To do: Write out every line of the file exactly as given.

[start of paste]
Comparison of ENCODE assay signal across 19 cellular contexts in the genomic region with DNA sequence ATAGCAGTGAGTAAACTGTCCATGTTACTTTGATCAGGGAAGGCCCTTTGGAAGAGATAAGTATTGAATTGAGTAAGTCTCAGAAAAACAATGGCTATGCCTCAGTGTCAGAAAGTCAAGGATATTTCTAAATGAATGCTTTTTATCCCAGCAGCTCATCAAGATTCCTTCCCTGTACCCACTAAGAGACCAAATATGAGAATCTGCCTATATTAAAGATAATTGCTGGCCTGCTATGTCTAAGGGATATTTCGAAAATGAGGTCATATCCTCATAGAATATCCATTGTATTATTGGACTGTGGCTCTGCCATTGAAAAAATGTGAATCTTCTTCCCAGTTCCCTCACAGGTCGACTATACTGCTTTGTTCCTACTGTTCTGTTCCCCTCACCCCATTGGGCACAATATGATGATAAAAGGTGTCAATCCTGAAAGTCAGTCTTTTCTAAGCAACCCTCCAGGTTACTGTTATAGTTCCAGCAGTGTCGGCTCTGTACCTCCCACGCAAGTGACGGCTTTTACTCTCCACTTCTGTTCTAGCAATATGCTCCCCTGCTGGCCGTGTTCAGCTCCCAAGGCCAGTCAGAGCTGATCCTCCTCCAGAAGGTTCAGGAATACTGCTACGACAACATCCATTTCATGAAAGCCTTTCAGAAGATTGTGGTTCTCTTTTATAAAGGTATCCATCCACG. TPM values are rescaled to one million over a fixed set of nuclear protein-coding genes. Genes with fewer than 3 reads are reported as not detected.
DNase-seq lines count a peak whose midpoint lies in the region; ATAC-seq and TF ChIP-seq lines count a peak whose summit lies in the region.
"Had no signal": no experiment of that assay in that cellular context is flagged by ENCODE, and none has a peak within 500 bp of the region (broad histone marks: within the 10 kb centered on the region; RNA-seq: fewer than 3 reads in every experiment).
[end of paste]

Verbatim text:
Comparison of ENCODE assay signal across 19 cellular contexts in the genomic region with DNA sequence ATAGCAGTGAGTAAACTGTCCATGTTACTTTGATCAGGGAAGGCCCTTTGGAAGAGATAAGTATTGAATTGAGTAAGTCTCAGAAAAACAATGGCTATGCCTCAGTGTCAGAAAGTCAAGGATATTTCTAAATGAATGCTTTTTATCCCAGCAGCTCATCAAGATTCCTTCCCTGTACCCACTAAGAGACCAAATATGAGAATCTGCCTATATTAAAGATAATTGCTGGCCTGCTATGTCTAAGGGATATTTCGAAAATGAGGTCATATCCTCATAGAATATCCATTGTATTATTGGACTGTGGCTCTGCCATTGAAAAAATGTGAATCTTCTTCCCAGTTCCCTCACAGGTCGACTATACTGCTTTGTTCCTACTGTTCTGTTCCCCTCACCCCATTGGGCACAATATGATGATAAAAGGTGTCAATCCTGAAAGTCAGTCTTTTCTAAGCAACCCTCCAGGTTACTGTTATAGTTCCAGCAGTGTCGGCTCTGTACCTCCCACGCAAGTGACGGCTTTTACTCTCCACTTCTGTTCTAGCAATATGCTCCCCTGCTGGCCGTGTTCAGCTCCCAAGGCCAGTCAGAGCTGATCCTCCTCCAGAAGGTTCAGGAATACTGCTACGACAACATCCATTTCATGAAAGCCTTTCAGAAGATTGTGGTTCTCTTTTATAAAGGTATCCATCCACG. TPM values are rescaled to one million over a fixed set of nuclear protein-coding genes. Genes with fewer than 3 reads are reported as not detected.
DNase-seq lines count a peak whose midpoint lies in the region; ATAC-seq and TF ChIP-seq lines count a peak whose summit lies in the region.
"Had no signal": no experiment of that assay in that cellular context is flagged by ENCODE, and none has a peak within 500 bp of the region (broad histone marks: within the 10 kb centered on the region; RNA-seq: fewer than 3 reads in every experiment).